Magic? Not so much – I really don’t believe you can influence the physical world with magic i.e. changing weather, causing a difference in a very distant place or time, summoning, or altering the physical makeup of something – unless we’re strictly talking about chemistry. Although I do believe that ritual and ceremonies can psychologically influence the people involved in a beneficial way and do like to study rituals and ceremonies for that purpose and use that knowledge to help create ceremonies and rituals for myself (this Libation ritual being one such example)
Sacred Space & The Celestial
As I don’t believe in incorporeal spirits or deities, casting a circle makes no logical sense to me, let alone that I don’t like how it gives the sense that we can somehow separate ourselves from Nature when we’re never separate. I guess that is why I don’t like the idea of magic, as it comes across as anthropocentric in the belief that humans can somehow control Nature to our will. This is where I accept how Nature isn’t something we can really control – physically influence yes – but not able to fully control, and that Nature is indifferent. And in relation to that, I don’t believe the Earth, Moon, Sun, Stars, are beings that care about you – we are connected to them chemically and atomically, which is really cool in itself that we can learn a lot from, but not much more than that.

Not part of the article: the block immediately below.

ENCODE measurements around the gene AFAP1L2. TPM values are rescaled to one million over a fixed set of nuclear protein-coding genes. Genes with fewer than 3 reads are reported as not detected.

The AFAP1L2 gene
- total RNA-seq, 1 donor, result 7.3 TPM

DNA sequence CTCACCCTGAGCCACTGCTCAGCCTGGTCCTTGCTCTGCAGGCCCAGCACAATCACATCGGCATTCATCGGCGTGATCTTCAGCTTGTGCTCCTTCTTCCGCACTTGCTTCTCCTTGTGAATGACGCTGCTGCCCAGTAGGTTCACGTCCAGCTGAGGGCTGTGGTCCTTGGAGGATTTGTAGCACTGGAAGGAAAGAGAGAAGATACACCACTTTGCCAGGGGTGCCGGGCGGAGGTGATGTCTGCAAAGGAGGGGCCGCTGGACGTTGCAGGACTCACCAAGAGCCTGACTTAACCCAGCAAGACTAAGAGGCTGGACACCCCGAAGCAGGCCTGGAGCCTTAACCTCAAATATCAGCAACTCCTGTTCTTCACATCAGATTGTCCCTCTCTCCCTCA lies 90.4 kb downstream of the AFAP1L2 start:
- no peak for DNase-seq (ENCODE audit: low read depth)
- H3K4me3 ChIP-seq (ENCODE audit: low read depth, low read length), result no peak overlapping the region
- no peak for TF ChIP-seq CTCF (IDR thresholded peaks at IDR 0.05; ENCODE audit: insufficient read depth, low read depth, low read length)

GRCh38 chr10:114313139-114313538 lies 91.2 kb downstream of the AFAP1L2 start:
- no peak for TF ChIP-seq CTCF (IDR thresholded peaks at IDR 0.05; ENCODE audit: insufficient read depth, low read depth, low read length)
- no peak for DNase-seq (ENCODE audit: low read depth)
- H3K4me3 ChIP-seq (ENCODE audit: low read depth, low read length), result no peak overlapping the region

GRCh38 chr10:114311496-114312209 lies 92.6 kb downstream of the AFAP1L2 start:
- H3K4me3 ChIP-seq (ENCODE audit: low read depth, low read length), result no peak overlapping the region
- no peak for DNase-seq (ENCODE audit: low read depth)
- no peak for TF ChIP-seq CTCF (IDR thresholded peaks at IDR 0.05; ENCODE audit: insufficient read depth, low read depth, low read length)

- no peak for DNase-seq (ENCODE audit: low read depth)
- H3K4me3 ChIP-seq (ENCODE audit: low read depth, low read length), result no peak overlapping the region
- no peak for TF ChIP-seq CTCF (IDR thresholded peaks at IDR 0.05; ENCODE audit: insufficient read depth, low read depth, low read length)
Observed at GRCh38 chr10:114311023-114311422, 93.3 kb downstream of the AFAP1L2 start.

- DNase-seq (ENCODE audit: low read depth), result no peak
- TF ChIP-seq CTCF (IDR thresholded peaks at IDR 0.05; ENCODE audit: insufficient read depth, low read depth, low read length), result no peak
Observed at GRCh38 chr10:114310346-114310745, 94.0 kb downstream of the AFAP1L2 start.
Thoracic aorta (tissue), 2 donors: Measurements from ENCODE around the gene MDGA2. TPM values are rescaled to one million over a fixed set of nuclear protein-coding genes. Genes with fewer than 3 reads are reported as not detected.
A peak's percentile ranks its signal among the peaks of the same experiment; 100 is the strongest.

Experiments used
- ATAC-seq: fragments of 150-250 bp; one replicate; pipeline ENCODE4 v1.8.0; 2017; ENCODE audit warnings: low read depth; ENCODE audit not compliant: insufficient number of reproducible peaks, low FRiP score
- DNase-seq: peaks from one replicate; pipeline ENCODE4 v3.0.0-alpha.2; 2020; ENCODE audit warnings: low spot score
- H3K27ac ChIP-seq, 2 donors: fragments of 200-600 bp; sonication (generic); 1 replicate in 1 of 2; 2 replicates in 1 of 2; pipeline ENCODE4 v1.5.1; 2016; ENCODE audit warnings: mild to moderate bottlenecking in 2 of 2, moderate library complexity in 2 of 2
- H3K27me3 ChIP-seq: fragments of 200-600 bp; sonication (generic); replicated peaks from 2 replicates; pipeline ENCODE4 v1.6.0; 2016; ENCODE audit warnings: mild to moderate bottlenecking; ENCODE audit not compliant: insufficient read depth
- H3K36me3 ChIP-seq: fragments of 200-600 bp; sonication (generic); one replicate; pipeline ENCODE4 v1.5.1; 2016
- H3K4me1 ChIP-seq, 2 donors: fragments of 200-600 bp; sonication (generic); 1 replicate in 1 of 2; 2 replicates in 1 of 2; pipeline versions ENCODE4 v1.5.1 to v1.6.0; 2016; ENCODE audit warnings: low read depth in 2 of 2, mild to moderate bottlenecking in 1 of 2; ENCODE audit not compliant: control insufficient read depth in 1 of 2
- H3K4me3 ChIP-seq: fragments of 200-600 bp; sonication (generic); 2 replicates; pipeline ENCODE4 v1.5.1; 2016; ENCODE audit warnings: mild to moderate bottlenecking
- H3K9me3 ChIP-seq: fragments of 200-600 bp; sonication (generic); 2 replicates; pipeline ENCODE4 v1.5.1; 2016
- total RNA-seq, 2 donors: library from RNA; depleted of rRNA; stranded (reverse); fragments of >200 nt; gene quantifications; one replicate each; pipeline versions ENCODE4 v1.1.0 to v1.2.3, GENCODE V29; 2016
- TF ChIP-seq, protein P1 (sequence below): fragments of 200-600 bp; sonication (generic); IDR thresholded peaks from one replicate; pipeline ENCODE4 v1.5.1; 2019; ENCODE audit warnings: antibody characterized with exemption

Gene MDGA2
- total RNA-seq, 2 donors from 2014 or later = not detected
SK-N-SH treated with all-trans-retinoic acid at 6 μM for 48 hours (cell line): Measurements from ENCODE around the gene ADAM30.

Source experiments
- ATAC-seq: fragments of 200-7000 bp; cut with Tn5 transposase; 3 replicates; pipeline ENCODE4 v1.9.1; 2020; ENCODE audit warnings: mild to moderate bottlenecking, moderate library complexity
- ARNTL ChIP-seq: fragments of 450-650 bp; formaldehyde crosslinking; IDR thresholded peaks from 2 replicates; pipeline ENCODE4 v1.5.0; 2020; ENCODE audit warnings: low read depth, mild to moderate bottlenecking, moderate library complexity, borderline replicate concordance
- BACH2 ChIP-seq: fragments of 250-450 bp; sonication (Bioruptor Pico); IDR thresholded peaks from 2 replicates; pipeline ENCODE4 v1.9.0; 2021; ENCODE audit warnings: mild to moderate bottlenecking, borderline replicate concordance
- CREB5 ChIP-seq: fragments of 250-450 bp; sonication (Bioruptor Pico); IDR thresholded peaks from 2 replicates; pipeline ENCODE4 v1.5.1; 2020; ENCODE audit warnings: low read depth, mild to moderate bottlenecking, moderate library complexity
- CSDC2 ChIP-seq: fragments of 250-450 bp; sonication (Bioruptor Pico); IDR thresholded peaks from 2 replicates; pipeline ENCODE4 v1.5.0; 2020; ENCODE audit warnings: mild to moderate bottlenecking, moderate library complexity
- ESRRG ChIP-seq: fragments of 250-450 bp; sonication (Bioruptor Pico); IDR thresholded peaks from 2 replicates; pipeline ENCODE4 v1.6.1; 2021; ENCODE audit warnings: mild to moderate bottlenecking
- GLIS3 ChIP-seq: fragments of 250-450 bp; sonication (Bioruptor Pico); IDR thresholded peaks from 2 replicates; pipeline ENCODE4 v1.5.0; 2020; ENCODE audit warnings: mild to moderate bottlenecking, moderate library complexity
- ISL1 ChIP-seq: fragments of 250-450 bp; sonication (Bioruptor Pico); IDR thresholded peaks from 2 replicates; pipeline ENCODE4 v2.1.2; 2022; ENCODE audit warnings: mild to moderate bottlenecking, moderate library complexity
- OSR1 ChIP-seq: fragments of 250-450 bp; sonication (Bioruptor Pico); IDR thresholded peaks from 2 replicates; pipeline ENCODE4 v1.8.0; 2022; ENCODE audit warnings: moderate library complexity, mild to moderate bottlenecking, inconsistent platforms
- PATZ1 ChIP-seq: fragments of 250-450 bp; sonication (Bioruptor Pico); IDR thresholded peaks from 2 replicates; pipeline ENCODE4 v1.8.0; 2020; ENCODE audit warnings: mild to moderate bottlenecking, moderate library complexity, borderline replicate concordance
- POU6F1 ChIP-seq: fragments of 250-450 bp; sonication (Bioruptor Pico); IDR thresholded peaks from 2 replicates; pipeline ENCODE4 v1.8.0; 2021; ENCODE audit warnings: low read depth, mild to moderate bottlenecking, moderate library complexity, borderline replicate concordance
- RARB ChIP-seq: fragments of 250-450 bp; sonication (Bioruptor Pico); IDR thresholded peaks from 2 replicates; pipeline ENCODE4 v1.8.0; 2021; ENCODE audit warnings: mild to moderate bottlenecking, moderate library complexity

Instead of being Earth-Centered I’m more Solar-Earth Centered. I see our host star as the main focus that our planet is dependent on for our well being.
So the relation between the sun and earth is part of the foundation of my ceremonies rather than just the earth, as such I don’t go clockwise / the direction the sun appears to go in, because in reality its the earth that is moving not our host star for our days and nights. In response to that I move the direction the earth is spinning instead to get a better sense of connection on how our planet functions, and thus a better sense of connection with our seasons – because the relation between the earth and sun is what causes our seasons.